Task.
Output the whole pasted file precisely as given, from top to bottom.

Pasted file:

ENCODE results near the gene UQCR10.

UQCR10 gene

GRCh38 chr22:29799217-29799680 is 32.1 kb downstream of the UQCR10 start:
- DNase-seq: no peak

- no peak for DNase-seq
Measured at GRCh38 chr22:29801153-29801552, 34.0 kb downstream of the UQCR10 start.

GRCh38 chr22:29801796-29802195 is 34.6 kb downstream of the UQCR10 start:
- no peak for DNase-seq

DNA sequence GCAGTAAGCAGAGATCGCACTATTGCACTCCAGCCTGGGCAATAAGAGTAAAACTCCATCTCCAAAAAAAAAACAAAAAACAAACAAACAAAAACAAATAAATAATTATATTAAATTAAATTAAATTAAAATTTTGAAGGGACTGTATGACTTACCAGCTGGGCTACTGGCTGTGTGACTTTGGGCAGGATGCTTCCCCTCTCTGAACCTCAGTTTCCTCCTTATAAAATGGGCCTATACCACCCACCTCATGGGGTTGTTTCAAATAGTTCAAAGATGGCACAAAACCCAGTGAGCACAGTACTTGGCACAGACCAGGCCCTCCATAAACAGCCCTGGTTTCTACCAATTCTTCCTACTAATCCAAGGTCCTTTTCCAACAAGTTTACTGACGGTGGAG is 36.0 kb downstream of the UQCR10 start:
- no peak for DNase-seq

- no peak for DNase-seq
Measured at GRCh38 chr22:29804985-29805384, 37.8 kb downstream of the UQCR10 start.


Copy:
ENCODE results near the gene UQCR10.

UQCR10 gene

GRCh38 chr22:29799217-29799680 is 32.1 kb downstream of the UQCR10 start:
- DNase-seq: no peak

- no peak for DNase-seq
Measured at GRCh38 chr22:29801153-29801552, 34.0 kb downstream of the UQCR10 start.

GRCh38 chr22:29801796-29802195 is 34.6 kb downstream of the UQCR10 start:
- no peak for DNase-seq

DNA sequence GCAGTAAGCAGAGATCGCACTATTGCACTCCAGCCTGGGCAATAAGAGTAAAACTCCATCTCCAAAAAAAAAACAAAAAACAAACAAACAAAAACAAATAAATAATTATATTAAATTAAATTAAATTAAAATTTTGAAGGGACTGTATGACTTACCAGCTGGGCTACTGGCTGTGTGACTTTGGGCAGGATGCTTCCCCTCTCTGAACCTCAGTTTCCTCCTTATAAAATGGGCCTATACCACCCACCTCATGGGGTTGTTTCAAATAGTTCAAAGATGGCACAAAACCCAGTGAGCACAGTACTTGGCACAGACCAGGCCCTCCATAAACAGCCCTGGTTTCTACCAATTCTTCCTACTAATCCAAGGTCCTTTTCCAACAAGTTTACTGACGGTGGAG is 36.0 kb downstream of the UQCR10 start:
- no peak for DNase-seq

- no peak for DNase-seq
Measured at GRCh38 chr22:29804985-29805384, 37.8 kb downstream of the UQCR10 start.